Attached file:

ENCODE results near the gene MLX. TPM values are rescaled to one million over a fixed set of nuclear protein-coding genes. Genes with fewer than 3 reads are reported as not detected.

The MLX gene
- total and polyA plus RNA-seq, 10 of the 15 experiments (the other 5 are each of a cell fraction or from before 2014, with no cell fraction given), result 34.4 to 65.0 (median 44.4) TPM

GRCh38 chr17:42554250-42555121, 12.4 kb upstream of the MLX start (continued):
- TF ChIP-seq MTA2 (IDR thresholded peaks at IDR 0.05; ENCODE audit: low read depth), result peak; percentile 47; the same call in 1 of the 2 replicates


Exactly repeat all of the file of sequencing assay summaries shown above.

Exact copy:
ENCODE results near the gene MLX. TPM values are rescaled to one million over a fixed set of nuclear protein-coding genes. Genes with fewer than 3 reads are reported as not detected.

The MLX gene
- total and polyA plus RNA-seq, 10 of the 15 experiments (the other 5 are each of a cell fraction or from before 2014, with no cell fraction given), result 34.4 to 65.0 (median 44.4) TPM

GRCh38 chr17:42554250-42555121, 12.4 kb upstream of the MLX start (continued):
- TF ChIP-seq MTA2 (IDR thresholded peaks at IDR 0.05; ENCODE audit: low read depth), result peak; percentile 47; the same call in 1 of the 2 replicates